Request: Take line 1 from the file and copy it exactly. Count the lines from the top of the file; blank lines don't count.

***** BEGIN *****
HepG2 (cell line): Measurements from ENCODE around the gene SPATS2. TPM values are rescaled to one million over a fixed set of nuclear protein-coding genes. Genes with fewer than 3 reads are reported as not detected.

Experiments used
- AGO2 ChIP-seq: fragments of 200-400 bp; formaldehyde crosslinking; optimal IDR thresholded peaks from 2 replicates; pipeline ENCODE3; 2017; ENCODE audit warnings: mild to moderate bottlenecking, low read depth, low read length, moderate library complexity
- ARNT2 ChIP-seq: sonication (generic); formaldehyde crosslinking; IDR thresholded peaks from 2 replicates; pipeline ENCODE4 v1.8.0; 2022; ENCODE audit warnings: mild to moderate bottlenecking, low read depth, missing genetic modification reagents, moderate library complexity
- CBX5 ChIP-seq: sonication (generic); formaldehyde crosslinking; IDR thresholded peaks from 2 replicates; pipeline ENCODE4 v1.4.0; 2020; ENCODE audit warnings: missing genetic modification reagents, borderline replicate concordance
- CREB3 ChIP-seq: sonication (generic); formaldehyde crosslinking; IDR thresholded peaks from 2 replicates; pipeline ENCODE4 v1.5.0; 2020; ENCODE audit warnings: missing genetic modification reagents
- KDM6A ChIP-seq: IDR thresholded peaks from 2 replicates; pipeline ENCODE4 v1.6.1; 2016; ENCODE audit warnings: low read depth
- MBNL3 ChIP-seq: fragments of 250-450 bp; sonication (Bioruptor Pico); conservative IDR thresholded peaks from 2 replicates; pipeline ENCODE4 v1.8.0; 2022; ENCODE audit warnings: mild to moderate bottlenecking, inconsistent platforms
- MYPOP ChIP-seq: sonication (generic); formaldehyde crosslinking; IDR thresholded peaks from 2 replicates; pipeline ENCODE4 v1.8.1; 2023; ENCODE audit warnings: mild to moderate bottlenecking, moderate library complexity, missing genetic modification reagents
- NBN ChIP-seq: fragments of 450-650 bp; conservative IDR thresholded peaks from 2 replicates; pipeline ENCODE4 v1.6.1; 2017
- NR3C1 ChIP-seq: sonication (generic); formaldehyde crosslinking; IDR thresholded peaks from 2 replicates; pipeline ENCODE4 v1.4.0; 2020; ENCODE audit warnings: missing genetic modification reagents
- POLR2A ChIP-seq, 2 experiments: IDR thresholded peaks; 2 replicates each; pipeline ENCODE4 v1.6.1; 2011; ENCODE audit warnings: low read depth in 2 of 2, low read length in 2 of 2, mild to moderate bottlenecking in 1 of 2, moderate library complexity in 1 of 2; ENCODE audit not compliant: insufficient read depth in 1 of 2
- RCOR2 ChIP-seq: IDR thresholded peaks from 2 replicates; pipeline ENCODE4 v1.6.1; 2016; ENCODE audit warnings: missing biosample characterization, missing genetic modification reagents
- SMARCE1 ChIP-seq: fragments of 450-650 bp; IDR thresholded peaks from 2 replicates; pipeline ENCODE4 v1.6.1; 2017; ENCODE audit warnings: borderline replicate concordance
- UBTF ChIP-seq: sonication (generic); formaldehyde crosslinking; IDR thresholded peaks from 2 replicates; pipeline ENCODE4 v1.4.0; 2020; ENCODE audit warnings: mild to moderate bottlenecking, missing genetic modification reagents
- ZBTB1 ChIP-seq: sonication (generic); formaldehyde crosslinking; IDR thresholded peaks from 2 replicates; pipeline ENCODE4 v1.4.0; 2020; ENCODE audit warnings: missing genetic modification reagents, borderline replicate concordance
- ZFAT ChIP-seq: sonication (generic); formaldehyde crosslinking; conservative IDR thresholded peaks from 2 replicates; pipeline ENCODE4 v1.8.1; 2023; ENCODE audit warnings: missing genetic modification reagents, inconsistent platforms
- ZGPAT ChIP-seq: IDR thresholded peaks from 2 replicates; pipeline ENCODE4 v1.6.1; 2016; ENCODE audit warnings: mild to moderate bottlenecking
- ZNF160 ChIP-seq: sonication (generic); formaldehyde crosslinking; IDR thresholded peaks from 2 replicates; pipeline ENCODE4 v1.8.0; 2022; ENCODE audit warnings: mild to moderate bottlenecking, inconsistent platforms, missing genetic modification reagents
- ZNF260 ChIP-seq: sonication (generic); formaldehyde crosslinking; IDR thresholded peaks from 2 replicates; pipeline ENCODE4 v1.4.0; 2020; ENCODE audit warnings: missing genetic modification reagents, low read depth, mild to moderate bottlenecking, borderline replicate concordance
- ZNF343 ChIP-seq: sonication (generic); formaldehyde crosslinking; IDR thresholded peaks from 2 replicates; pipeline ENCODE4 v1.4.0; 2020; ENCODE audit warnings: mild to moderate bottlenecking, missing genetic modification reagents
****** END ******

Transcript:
HepG2 (cell line): Measurements from ENCODE around the gene SPATS2. TPM values are rescaled to one million over a fixed set of nuclear protein-coding genes. Genes with fewer than 3 reads are reported as not detected.